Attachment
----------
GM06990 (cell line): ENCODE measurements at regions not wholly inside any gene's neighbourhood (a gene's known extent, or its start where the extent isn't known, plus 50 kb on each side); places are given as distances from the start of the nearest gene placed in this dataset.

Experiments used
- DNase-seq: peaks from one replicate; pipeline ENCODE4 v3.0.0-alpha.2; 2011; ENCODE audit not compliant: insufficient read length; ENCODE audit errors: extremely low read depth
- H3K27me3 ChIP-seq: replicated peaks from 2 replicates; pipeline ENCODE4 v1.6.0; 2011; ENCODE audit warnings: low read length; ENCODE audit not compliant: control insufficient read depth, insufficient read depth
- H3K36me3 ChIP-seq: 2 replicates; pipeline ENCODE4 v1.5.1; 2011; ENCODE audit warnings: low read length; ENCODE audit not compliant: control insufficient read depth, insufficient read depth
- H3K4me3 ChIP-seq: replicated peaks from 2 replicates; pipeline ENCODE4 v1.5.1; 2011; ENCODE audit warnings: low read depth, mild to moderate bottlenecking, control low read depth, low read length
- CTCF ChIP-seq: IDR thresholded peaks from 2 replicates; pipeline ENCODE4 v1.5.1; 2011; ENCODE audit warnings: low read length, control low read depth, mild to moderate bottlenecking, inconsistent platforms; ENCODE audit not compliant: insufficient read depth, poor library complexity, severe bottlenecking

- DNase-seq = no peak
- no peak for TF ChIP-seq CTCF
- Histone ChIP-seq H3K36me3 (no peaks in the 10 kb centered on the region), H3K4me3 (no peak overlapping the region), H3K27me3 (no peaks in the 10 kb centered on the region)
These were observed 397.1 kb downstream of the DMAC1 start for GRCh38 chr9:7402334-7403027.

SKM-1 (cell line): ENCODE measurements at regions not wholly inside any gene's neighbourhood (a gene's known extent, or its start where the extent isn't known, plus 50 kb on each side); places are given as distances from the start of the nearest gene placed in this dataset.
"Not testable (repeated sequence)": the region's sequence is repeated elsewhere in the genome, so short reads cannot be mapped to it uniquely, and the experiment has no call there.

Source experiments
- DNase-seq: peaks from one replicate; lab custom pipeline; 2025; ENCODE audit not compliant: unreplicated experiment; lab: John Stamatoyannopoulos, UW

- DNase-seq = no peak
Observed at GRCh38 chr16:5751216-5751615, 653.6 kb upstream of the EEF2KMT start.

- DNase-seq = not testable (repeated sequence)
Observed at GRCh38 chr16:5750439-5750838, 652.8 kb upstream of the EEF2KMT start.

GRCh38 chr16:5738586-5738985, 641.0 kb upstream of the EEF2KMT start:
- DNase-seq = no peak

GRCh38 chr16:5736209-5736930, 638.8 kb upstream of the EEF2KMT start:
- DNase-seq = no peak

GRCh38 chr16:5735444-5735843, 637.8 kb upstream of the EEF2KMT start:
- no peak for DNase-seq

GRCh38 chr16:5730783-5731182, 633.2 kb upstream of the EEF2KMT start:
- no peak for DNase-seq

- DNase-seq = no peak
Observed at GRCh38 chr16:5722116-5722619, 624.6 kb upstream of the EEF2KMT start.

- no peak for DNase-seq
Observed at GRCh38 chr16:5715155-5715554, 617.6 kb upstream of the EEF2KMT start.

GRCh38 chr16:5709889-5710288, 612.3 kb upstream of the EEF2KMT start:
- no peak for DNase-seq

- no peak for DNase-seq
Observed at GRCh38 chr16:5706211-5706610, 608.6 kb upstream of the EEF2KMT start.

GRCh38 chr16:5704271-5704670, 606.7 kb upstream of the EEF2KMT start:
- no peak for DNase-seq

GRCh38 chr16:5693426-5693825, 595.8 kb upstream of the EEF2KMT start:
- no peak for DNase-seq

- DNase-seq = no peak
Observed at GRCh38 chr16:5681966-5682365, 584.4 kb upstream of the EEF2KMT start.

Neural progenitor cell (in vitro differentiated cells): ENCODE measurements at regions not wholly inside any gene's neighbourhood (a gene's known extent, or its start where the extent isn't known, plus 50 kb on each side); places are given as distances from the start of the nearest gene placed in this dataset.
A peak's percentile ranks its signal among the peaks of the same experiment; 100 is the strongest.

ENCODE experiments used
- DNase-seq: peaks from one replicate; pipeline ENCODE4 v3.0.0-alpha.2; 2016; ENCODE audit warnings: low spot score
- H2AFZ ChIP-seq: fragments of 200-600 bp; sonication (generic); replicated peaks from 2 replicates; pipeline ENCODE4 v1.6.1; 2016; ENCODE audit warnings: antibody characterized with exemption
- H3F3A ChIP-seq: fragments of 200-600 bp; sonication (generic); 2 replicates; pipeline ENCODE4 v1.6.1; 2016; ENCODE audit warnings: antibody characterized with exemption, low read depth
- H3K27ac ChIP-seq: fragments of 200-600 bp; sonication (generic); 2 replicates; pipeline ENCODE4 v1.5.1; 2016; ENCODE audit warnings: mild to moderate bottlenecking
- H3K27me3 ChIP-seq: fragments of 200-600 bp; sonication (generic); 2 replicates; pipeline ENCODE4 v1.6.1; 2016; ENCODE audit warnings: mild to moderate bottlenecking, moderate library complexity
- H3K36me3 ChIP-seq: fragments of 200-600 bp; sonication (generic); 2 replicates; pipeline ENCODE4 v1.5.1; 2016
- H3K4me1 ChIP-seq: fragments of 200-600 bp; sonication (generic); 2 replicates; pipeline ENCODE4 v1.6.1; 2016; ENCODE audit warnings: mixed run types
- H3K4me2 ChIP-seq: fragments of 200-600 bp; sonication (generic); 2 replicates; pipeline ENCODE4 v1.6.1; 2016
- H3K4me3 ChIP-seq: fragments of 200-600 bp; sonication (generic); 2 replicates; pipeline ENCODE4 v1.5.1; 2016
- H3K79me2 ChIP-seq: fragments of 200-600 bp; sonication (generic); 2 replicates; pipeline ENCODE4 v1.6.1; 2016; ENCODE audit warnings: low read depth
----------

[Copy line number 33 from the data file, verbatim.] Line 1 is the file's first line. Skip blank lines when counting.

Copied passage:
- no peak for DNase-seq